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Staff Writer

Bajaj Auto Finance bolsters security with threat-hunting SOC

Nov 18, 20194 mins
ComplianceRisk ManagementSecurity

A proactive approach to cybersecurity is helping Bajaj Finance, Auto Finance Division mitigate the risk spectrum of known, unknown, and unknown unknown threats.

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Credit: thelightwriter / kao studio / Getty Images

In its Information Technology Framework for the non-banking financial companies (NBFCs), the Reserve Bank of India (RBI) mentions that information is an asset to all NBFCs and explicitly calls for protection of these assets to achieve organizational goals.

For the auto finance division of one of the most diversified NBFCs in India, one that has catered to more than 30 lakh customers since 1987 – trust is a key factor in business continuity.

According to Gartner, 95 percent of CIOs expect cybersecurity threats to increase and impact their organization. Rajendra Bisht, CIO at Bajaj Auto Finance, recognizes the need for a comprehensive and smart security strategy to combat new-age threats.

The organization deployed an MDR (manage, detect and respond)-based SOC for monitoring and detection of all kinds of threats.  “When it comes to catching threats which are Known, Unknown, and Unknown Unknown in nature, existing and traditional tactics and defenses in place are no longer enough,” revealed Bisht. 

Why an SOC? 

The management of complex risks requires strategic cyber policies, and not just implementing point solutions. According to Gartner, there’s a need for investment in cybersecurity operations centers (SOCs) focusing on threat detection and response.

Bisht explained that there was a challenge when it came to mitigating evolving known and unknown threats, vulnerabilities, brute force attacks, insider threats, amongst others.

rajendra bisht CIO Bajaj  Auto Finance Rajendra Bisht/Bajaj Auto Finance

When it comes to catching threats which are Known, Unknown, and Unknown Unknown in nature, existing and traditional tactics and defenses in place are no longer enough. Rajendra Bisht, CIO, Bajaj Auto Finance

The existing security architecture lacked clear visibility on network traffic, threat advisories, and also needed to be compliant with industry regulations and standards such as the RBI, NIST, etc. Furthermore, there was a need to proactively monitor and protect the systems 24/7 from known and current attacks using various feeds.  

However, it’s not just about setting up a SOC. Gartner estimates that by 2022, half of all SOCs will transform into modern SOCs, with integrated incident response, threat intelligence, and threat-hunting capabilities.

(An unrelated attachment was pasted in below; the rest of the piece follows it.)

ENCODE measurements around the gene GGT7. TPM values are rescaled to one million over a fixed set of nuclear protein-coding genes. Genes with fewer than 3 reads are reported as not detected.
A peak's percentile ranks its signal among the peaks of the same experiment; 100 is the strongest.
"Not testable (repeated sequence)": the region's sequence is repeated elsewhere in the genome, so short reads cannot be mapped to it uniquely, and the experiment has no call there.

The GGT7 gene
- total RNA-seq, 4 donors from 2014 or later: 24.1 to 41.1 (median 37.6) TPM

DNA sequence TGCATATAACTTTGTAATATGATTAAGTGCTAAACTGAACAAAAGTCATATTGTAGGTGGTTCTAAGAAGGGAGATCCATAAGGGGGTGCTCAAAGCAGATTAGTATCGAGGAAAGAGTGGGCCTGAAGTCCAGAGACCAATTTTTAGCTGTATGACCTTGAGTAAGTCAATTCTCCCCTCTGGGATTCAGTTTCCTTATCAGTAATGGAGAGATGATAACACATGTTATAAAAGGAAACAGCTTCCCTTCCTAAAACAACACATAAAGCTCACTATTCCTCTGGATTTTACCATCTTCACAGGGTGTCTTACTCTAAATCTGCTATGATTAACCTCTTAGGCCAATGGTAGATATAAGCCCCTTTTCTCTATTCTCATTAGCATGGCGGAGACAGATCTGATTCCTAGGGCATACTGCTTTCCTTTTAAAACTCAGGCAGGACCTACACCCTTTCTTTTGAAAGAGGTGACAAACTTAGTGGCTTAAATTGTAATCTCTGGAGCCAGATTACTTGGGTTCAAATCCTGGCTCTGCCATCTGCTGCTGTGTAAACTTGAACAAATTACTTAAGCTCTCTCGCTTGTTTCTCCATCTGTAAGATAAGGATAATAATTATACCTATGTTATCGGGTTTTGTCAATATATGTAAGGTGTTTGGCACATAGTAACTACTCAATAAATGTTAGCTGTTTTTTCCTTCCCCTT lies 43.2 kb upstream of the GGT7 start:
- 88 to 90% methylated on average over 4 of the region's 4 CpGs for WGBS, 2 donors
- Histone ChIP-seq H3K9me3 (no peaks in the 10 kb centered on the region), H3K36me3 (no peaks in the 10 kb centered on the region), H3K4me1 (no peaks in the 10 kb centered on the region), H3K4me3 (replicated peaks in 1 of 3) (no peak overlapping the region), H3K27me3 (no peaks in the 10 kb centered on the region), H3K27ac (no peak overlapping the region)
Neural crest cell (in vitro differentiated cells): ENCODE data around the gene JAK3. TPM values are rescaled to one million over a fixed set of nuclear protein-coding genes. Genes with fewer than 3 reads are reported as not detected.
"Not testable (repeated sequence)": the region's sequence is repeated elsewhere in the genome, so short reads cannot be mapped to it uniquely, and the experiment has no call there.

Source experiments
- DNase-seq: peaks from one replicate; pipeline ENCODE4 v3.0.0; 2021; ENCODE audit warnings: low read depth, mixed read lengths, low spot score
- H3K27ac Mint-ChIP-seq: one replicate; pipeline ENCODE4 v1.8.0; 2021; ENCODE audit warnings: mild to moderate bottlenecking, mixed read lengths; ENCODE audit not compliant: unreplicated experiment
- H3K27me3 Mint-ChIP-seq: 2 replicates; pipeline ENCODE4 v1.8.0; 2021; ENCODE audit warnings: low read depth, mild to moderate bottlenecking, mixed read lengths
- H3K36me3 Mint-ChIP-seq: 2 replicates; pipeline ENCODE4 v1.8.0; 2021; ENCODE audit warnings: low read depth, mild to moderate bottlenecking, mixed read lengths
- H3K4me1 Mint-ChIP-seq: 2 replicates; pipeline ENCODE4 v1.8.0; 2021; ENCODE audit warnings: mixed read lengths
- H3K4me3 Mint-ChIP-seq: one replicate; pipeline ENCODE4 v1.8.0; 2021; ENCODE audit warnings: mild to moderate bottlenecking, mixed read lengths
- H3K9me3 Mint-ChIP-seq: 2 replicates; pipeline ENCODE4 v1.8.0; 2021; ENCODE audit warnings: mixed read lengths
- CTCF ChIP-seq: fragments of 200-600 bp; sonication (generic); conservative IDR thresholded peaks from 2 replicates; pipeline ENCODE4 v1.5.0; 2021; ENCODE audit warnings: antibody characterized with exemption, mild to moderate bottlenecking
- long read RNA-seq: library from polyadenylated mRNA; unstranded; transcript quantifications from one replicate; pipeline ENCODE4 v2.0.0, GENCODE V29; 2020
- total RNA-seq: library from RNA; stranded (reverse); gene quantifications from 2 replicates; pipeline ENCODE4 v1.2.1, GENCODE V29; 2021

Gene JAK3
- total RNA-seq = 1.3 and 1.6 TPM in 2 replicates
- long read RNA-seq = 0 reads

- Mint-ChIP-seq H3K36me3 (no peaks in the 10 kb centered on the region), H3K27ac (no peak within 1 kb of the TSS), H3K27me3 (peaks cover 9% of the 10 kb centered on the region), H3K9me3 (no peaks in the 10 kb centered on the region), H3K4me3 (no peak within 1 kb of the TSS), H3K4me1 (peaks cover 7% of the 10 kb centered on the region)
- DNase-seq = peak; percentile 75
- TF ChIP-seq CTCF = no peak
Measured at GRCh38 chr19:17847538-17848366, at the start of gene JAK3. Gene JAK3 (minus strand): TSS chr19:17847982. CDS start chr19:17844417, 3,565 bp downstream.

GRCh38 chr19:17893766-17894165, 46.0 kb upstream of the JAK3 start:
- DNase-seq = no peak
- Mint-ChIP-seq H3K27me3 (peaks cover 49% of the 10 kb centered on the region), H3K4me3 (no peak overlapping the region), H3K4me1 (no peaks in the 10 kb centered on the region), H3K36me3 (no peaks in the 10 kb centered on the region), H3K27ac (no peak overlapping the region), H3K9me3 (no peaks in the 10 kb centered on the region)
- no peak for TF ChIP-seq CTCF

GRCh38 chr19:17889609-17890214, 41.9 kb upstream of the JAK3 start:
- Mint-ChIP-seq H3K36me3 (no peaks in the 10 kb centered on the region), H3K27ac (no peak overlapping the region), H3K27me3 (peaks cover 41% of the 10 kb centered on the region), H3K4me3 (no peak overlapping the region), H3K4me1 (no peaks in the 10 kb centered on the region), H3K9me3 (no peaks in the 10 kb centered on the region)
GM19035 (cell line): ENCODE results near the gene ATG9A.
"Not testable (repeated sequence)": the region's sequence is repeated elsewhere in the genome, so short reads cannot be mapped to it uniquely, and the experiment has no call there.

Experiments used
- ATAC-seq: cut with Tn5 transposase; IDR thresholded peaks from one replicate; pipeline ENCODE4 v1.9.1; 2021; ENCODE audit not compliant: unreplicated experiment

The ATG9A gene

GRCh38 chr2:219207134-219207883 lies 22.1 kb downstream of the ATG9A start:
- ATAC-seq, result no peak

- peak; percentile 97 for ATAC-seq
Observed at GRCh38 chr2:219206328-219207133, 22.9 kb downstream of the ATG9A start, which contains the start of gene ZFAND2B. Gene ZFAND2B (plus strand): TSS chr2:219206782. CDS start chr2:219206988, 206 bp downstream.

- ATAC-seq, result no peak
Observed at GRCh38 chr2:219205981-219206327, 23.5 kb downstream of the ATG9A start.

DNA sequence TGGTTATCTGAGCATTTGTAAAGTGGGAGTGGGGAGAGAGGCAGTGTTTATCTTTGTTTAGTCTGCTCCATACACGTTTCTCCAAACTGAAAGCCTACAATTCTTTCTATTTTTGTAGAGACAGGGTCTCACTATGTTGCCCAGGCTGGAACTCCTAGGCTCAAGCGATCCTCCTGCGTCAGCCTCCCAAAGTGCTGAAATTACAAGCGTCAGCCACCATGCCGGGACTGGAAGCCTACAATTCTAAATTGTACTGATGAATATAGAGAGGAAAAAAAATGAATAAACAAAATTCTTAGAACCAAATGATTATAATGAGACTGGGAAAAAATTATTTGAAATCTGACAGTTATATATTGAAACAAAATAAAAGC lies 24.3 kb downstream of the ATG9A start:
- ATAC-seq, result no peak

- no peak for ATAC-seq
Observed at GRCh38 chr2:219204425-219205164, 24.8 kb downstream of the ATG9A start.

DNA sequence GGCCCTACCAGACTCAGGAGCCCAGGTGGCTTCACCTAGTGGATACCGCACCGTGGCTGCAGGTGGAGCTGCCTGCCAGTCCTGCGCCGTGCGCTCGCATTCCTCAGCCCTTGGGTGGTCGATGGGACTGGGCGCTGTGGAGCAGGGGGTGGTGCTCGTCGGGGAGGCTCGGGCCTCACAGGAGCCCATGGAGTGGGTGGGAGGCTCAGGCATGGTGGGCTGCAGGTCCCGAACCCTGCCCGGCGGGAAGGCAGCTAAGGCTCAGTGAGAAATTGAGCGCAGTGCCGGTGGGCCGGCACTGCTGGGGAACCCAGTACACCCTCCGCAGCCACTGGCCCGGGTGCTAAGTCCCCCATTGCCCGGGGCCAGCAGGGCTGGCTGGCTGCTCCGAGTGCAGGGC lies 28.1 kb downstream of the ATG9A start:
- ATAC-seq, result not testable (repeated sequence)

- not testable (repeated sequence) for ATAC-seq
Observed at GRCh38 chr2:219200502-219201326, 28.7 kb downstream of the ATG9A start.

A threat hunting SOC, and dedicated teams

The IT team at Bajaj Finance, Auto Finance Division integrated multiple security technologies to get more insights into the prevention and protection of digital assets. Additionally, it also automated the process to rule out the possibility of human errors. The organization implemented precise use cases from public web and dark web feeds, which helped in creating relevant rule-based prevention methodologies. 

Threat anticipation enabled the IT team to proactively identify and fix vulnerabilities. Integration with global threat intelligence helped the team recognize indicators of compromise, known bad IPs and domains. The dedicated SOC team now actively monitors threats using AI/ML capabilities.  Furthermore, there is a separate team that manages incidents and forensics to compact malware breakdowns or any other eventualities in the organization.  

According to Parag Kulkarni, senior manager, information security operations at Bajaj Auto Finance, deploying separate teams to monitor incidents and forensics has been a strategic approach for the organization. The dedicated SOC team does work with incident team to ensure checks are met around the clock including – profiling activities at various stages of the kill chain, historical data analytics –prevalence and occurrence (current and past) and behavior analysis, and prevention, detection and response – to better safeguard against new reported global threats. 

Case for compliance   

Apart from the technological benefits of the project that include automation, threat prevention, and anticipation, a 24/7 incident response against internal and external vectors, Bajaj Auto Finance has also observed key compliance business benefits after deploying an SOC. 

This includes application availability, data leakage prevention and adherence to security controls and standards such as with the IT Act, 2000, the RBI, NIST, amongst others. 

Bisht explained that the organization has plans to further strengthen its security posture by adopting a zero trust model, better IT governance, risk and compliance controls, identity access management and database masking, and virtual dispersive networking. 

One thing’s for sure – to mitigate the entire spectrum of threats – known, unknown, and unknown unknown, IT leaders are now thinking beyond the box and perimeter.